Sources: Robert R. Kuczynski, Demographic Survey of the British Empire, Vol. 2 (London, 1949), 905–907, 911–912, 914–915, 917, 920; Claude Wanquet, “Le peuplement des Seychelles sous l’occupation française: Une experience de colonization à la fin du XVIIIe siècle,” in Mouvements de populations dans l’océan Indien (Paris: Honoré Champion, 1979), 195, 201; and Richard B. Allen, “Licentious and Unbridled Proceedings: The Illegal Slave Trade to Mauritius and the Seychelles during the Early Nineteenth Century,” Journal of African History 43, no. 1 (2001): 96.

illegal slave trade that continued to Mauritius after the 1814 Treaty of Paris ceded the island and its dependencies to Britain and resumed to the Ile Bourbon, which the treaty had returned to French control after France abolished its slave trade in 1818. This clandestine trade funneled an estimated minimum of 75,800 to 88,800 East African and 43,800 to 51,400 Malagasy slave exports toward the Mascarenes between 1811 and the early 1830s.12 Mauritian officials reported that slavers sailing from the eastern African coast frequently transferred their human cargoes to smaller vessels, which aroused less suspicion when they approached the Mauritian and Réunionnais coasts, at Providence Island in the Farquhar group and in the Amirantes. Slave ships also landed men, women, and children in the Seychelles, where some underwent a modicum of acculturation before being forwarded to Mauritius, either surreptitiously or legally under government license.13 The magnitude of this activity is suggested by Mauritian police chief Edward Byam’s assertion that sixty-one of one hundred locally based ships that returned to the colony in 1822 from Madagascar and the Seychelles carried slaves as well as much-needed provisions in their holds, and by Mauritian authorities recording the legal importation of 1,560 male and 394 female slaves from the Seychelles between 1 August 1818 and 17 May 1826.14 The illicit trade’s demographic impact on the Seychelles is revealed by census and other reports, which indicate that the local slave population soared from 2,760 (or 3,015) men, women, and children in 1810 to as many as 7,323 in 1818 and numbered from 6,133 to 6,740 individuals between 1822 and 1827.15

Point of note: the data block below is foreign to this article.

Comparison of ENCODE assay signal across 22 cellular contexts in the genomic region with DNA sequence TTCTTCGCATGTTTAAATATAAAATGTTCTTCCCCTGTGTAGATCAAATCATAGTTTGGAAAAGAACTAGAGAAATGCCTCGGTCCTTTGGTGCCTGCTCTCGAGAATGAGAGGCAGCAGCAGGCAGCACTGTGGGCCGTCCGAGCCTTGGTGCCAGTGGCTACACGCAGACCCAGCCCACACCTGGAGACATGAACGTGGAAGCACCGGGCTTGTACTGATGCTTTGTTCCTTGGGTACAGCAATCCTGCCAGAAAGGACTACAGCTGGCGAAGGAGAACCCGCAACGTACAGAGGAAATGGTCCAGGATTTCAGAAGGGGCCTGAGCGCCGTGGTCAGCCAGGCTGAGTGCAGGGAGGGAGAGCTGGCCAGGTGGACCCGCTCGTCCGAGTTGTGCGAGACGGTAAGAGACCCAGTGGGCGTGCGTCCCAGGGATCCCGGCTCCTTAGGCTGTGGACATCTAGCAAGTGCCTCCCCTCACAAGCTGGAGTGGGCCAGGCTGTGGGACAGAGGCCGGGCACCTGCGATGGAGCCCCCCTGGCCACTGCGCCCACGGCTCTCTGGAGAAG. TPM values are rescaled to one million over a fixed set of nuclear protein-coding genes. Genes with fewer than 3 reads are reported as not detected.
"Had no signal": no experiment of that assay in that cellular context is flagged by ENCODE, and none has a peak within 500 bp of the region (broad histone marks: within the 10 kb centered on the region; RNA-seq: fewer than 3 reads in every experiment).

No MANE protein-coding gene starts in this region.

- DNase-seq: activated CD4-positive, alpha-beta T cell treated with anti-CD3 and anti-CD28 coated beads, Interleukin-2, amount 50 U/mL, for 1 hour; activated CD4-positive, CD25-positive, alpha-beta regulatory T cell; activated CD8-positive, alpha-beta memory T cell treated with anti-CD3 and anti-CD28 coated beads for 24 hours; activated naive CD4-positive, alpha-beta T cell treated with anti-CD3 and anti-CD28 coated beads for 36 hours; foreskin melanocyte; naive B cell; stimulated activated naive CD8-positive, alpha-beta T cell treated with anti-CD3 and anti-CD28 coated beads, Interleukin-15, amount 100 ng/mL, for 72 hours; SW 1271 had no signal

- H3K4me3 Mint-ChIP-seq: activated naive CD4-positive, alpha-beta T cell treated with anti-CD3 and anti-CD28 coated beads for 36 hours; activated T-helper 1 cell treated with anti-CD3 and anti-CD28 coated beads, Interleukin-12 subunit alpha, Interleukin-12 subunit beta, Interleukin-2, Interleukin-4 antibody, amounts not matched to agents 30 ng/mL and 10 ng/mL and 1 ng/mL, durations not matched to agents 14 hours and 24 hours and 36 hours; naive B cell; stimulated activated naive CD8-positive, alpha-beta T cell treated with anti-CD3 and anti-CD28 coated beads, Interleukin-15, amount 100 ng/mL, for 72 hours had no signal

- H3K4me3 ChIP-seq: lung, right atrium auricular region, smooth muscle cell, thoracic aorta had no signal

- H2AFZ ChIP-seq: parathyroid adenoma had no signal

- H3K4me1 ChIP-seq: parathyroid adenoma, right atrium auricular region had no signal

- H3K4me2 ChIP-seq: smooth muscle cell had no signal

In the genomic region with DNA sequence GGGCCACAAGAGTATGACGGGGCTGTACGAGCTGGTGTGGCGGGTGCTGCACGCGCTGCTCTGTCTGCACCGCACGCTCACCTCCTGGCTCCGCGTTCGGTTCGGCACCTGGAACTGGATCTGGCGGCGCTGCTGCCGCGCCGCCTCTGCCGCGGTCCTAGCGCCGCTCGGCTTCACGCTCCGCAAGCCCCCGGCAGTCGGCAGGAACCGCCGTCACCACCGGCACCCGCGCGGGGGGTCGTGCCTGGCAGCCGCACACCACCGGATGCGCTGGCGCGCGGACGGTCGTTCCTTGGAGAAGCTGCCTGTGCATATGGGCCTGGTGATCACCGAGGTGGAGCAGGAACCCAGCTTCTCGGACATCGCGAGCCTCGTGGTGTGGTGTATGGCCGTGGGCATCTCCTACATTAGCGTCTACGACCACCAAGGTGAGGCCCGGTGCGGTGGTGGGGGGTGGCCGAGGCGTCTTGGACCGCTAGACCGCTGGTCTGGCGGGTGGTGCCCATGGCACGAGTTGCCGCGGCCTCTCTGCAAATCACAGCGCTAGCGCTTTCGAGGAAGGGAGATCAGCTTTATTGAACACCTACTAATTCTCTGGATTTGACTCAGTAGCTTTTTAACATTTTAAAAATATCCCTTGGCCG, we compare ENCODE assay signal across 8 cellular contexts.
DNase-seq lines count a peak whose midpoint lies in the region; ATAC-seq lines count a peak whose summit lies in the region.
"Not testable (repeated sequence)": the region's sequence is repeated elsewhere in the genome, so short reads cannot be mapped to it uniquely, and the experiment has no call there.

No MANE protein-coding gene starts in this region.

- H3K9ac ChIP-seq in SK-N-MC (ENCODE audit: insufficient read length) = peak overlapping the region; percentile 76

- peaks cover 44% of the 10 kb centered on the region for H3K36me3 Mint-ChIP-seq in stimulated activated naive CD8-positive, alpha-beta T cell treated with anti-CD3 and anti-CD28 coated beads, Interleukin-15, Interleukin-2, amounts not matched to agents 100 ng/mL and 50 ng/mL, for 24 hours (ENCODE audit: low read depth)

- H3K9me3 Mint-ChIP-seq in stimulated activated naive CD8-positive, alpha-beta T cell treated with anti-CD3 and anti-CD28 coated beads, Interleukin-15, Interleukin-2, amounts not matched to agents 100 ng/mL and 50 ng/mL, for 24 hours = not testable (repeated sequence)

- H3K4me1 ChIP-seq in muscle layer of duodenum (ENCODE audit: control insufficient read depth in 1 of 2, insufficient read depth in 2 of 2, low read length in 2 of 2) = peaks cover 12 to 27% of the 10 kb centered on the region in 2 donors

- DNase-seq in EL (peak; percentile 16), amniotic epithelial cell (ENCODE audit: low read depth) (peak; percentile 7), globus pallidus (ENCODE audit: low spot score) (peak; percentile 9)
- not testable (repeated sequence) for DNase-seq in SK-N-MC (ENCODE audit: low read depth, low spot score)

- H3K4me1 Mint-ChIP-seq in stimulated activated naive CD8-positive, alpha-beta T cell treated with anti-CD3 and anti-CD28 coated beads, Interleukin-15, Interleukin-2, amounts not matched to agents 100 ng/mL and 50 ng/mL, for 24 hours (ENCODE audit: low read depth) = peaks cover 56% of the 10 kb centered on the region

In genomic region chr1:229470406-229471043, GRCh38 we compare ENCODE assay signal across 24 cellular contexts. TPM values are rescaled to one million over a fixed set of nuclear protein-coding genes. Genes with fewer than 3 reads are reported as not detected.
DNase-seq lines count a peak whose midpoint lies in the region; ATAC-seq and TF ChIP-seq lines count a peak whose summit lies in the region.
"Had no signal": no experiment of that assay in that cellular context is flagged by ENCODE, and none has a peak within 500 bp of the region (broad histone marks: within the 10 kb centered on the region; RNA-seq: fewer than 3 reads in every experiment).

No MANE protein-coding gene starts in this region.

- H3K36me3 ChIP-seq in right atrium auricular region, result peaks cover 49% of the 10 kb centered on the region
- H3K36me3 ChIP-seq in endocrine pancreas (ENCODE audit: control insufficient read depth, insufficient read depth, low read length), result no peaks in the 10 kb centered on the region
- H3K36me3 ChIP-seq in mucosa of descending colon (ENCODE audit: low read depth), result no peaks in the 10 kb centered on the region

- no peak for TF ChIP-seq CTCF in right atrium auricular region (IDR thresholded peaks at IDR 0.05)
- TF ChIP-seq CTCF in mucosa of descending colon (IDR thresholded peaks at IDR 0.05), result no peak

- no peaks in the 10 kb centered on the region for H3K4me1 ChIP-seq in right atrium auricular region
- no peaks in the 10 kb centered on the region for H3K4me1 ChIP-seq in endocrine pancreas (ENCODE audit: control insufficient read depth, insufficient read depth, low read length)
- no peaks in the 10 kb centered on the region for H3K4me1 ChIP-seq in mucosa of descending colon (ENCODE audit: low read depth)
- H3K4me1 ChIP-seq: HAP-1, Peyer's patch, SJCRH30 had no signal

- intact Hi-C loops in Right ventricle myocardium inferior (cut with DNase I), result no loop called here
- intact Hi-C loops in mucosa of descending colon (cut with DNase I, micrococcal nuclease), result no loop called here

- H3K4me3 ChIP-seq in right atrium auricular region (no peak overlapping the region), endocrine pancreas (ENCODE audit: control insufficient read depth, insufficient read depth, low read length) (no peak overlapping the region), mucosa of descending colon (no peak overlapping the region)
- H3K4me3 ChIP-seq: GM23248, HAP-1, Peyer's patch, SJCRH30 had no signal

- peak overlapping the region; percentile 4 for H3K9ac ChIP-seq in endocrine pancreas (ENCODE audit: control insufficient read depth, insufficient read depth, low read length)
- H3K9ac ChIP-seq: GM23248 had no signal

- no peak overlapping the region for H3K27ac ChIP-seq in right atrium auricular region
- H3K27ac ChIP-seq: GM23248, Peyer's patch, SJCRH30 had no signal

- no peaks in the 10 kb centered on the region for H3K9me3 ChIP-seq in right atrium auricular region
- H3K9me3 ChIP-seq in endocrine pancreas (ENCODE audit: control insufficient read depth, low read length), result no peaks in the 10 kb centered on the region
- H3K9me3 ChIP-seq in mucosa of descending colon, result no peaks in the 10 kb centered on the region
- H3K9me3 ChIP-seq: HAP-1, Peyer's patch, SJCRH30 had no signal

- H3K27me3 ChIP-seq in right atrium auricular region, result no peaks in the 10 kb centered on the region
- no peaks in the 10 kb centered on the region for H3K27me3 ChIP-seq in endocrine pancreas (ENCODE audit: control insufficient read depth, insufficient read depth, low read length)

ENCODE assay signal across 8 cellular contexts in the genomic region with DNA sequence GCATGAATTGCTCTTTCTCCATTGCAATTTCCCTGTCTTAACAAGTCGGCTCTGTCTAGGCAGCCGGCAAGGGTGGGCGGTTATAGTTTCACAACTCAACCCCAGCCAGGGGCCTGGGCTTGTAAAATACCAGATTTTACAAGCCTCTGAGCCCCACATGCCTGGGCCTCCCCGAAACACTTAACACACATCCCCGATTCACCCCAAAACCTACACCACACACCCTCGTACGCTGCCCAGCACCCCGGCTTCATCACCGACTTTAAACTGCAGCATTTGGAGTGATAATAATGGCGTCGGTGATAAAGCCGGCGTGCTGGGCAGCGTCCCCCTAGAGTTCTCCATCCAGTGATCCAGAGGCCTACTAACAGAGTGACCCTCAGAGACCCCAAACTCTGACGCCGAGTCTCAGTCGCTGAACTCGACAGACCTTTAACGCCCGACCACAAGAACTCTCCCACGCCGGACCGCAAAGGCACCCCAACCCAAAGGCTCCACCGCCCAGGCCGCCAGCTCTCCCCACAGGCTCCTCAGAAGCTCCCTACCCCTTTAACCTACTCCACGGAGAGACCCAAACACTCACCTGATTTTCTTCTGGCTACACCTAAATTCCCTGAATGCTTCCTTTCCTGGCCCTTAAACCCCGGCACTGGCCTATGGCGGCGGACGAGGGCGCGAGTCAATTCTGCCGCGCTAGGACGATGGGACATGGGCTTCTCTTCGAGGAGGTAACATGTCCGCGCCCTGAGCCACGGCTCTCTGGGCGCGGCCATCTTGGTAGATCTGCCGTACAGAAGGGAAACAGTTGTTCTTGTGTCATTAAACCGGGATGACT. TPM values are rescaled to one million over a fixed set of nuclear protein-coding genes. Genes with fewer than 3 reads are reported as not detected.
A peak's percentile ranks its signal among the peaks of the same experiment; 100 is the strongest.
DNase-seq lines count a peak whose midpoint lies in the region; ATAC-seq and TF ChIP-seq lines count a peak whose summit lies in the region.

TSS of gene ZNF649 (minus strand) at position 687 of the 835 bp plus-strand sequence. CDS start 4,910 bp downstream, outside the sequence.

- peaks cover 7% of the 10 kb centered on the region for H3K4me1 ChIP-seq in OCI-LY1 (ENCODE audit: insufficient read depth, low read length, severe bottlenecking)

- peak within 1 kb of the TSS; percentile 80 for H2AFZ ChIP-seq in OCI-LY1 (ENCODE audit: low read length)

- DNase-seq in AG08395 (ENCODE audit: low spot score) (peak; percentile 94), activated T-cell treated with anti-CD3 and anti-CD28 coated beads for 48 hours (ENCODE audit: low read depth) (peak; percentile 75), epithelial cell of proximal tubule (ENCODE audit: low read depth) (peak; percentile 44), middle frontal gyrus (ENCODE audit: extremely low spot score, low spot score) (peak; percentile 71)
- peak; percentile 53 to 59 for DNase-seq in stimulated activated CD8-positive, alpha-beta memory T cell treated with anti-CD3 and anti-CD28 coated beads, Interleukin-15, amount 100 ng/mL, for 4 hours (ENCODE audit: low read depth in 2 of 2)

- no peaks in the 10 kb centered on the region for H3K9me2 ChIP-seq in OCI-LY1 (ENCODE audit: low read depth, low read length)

Information about the Seychellois slave population’s structure and composition remains limited. The islands housed 959 men, 445 women, 345 boys, and 162 girls in 1804 compared to 3,225 men, 1,622 women, 665 boys, and 634 girls in 1826, figures consistent with the 2:1 male-to-female ratio that prevailed in Mauritius and other early 19th-century European slave colonies.16 Information about this population’s ethnic composition is limited to that provided by the 1826–1827 slave census, which recorded that the archipelago housed 2,231 Creole (i.e., locally born), 3,924 “Mozambican,” 282 Malagasy, 38 “Indian,” and 2 “Malay” slaves.17 An 1817 Mauritian slave census and other sources provide more detailed information about the possible origins of some of these men, women, and children. These sources reveal that the Mauritian slave population included individuals from thirteen ethno-cultural populations on Madagascar (Ambanivolo, Amboalambo [Hova, Merina], Andrantsay, Antaisaka, Antalaotra, Antanosy, Antatsimo, Antateime [sic], Betanimena, Maninga [sic], Betsileo, Marvace [sic], Sakalava) that can be identified with certainty and at least fourteen readily identifiable populations (Bisa, Ekoti, Kamanga, Lolo [Lomwe], Makonde, Makua, Maravi, Mrima, Mujao (probably Yao), Ngindo, Nyambane, Nyamwezi, Sagara, and Sena) in eastern Africa, some of whom came from as far away as modern Malawi and eastern Zambia.18